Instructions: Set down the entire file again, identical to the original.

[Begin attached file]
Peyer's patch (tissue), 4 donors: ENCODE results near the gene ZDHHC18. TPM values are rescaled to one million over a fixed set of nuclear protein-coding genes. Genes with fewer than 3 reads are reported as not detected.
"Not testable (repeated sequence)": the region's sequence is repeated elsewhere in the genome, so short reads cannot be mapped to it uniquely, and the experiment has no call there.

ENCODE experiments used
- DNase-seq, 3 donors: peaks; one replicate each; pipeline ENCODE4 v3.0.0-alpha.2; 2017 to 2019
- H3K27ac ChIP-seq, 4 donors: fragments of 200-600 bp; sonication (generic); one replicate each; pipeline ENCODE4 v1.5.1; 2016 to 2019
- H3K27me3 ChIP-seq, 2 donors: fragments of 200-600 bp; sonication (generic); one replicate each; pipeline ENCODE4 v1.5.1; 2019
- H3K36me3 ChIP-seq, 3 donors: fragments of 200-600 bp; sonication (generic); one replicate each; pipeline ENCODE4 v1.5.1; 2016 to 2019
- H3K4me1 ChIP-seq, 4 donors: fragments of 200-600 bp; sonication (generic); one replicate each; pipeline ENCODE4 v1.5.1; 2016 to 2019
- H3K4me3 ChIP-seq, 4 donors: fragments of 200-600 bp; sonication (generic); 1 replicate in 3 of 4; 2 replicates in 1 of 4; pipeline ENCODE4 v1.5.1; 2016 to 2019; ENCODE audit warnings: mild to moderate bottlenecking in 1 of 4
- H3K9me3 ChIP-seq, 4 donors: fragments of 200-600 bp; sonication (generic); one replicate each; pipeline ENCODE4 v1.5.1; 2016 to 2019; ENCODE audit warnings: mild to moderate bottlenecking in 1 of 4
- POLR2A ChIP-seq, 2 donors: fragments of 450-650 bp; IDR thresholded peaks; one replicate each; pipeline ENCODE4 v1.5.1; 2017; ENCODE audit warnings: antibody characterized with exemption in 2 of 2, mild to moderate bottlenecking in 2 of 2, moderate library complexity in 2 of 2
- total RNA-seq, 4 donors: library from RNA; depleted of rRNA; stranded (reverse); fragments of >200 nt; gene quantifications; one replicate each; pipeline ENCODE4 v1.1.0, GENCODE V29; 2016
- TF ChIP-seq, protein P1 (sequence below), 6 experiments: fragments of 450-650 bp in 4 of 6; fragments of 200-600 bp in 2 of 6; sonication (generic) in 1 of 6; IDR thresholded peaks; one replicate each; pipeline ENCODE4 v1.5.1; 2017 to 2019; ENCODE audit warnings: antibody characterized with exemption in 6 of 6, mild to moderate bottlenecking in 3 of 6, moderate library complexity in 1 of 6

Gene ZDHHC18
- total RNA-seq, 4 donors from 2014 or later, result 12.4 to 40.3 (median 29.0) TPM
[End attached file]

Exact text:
Peyer's patch (tissue), 4 donors: ENCODE results near the gene ZDHHC18. TPM values are rescaled to one million over a fixed set of nuclear protein-coding genes. Genes with fewer than 3 reads are reported as not detected.
"Not testable (repeated sequence)": the region's sequence is repeated elsewhere in the genome, so short reads cannot be mapped to it uniquely, and the experiment has no call there.

ENCODE experiments used
- DNase-seq, 3 donors: peaks; one replicate each; pipeline ENCODE4 v3.0.0-alpha.2; 2017 to 2019
- H3K27ac ChIP-seq, 4 donors: fragments of 200-600 bp; sonication (generic); one replicate each; pipeline ENCODE4 v1.5.1; 2016 to 2019
- H3K27me3 ChIP-seq, 2 donors: fragments of 200-600 bp; sonication (generic); one replicate each; pipeline ENCODE4 v1.5.1; 2019
- H3K36me3 ChIP-seq, 3 donors: fragments of 200-600 bp; sonication (generic); one replicate each; pipeline ENCODE4 v1.5.1; 2016 to 2019
- H3K4me1 ChIP-seq, 4 donors: fragments of 200-600 bp; sonication (generic); one replicate each; pipeline ENCODE4 v1.5.1; 2016 to 2019
- H3K4me3 ChIP-seq, 4 donors: fragments of 200-600 bp; sonication (generic); 1 replicate in 3 of 4; 2 replicates in 1 of 4; pipeline ENCODE4 v1.5.1; 2016 to 2019; ENCODE audit warnings: mild to moderate bottlenecking in 1 of 4
- H3K9me3 ChIP-seq, 4 donors: fragments of 200-600 bp; sonication (generic); one replicate each; pipeline ENCODE4 v1.5.1; 2016 to 2019; ENCODE audit warnings: mild to moderate bottlenecking in 1 of 4
- POLR2A ChIP-seq, 2 donors: fragments of 450-650 bp; IDR thresholded peaks; one replicate each; pipeline ENCODE4 v1.5.1; 2017; ENCODE audit warnings: antibody characterized with exemption in 2 of 2, mild to moderate bottlenecking in 2 of 2, moderate library complexity in 2 of 2
- total RNA-seq, 4 donors: library from RNA; depleted of rRNA; stranded (reverse); fragments of >200 nt; gene quantifications; one replicate each; pipeline ENCODE4 v1.1.0, GENCODE V29; 2016
- TF ChIP-seq, protein P1 (sequence below), 6 experiments: fragments of 450-650 bp in 4 of 6; fragments of 200-600 bp in 2 of 6; sonication (generic) in 1 of 6; IDR thresholded peaks; one replicate each; pipeline ENCODE4 v1.5.1; 2017 to 2019; ENCODE audit warnings: antibody characterized with exemption in 6 of 6, mild to moderate bottlenecking in 3 of 6, moderate library complexity in 1 of 6

Gene ZDHHC18
- total RNA-seq, 4 donors from 2014 or later, result 12.4 to 40.3 (median 29.0) TPM